The table below shows homeownership rates in a wide variety of countries.
Notice how Eastern European countries have the highest homeownership rates in the world? This phenomenon can be partially explained by the fact that many Eastern Europeans still live in rural areas and either inherit property or build their own. Another factor that led to the high homeownership rates in Eastern Europe is the rapid privatization of public rentals in the early nineties.
Other countries that stand out are Germany, Switzerland and New Zealand. While Germany has never experienced a housing bubble, both Switzerland and New Zealand have. I find it surprising that these two countries have such low homeownership rates.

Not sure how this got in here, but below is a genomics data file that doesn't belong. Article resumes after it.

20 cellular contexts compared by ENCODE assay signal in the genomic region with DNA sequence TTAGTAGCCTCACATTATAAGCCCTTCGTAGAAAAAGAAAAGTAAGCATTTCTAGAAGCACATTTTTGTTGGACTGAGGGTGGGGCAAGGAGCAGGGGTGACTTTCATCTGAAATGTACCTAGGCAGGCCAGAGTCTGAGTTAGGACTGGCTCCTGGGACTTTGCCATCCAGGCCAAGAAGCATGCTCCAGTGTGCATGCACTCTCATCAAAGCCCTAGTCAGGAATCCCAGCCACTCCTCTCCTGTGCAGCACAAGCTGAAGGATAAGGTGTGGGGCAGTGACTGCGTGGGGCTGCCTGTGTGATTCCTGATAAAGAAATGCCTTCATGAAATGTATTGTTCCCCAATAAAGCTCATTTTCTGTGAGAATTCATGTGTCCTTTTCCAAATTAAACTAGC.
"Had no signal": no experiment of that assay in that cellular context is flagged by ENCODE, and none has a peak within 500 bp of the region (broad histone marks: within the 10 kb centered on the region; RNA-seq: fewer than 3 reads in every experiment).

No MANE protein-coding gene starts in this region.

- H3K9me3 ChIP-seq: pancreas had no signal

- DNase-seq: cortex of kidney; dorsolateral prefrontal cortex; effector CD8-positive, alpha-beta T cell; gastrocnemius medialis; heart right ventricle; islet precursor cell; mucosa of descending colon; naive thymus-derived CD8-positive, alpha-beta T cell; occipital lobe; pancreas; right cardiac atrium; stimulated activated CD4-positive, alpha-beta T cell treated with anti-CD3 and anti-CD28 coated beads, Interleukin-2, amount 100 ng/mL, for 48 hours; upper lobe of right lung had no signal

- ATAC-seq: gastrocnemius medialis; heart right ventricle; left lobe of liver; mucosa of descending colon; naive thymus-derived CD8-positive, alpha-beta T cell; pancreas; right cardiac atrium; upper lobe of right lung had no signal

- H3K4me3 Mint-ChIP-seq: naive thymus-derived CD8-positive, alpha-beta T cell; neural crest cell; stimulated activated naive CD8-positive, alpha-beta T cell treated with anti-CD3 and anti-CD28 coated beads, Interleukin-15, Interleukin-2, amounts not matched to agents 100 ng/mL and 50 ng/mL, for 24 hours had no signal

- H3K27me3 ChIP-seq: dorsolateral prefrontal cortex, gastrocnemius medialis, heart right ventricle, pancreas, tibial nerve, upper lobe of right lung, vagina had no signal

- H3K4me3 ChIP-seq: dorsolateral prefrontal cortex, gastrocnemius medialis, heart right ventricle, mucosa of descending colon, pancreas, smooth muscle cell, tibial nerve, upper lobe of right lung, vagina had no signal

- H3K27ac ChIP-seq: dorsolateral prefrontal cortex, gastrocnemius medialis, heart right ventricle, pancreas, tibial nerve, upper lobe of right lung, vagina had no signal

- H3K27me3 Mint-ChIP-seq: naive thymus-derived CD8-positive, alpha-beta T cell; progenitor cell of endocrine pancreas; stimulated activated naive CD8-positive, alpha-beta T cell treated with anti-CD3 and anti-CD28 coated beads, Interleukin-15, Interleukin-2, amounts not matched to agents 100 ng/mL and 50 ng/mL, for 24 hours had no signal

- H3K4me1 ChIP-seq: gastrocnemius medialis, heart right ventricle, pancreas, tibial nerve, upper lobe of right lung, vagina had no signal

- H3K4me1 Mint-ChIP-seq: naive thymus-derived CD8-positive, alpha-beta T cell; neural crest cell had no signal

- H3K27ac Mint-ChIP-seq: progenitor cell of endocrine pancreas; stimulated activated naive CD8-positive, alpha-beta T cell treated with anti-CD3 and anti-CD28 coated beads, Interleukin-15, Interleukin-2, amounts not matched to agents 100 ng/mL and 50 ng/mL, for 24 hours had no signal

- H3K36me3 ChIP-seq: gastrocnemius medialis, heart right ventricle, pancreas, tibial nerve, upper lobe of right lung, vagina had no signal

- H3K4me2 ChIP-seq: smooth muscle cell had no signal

According to Statscan, the 2006 homeownership rate in Canada was 68.4%. The table below shows the breakdown of homeownership rates for households by provinces and territories. Interestingly, the highest homeownership rate in Canada is in Newfoundland and Labrador while the lowest is in Nunavut.
Another graph shows the historic homeownership rate in Canada between 1971 and 2006. The data points for the homewnership rate are collected by Statscan every 5 years during the national household survey (Census). The homeownership rate statistics for 2011 will be published by Statscan on September 11, 2013. It is widely believed that the homeownership rate in 2011 exceeded 70%.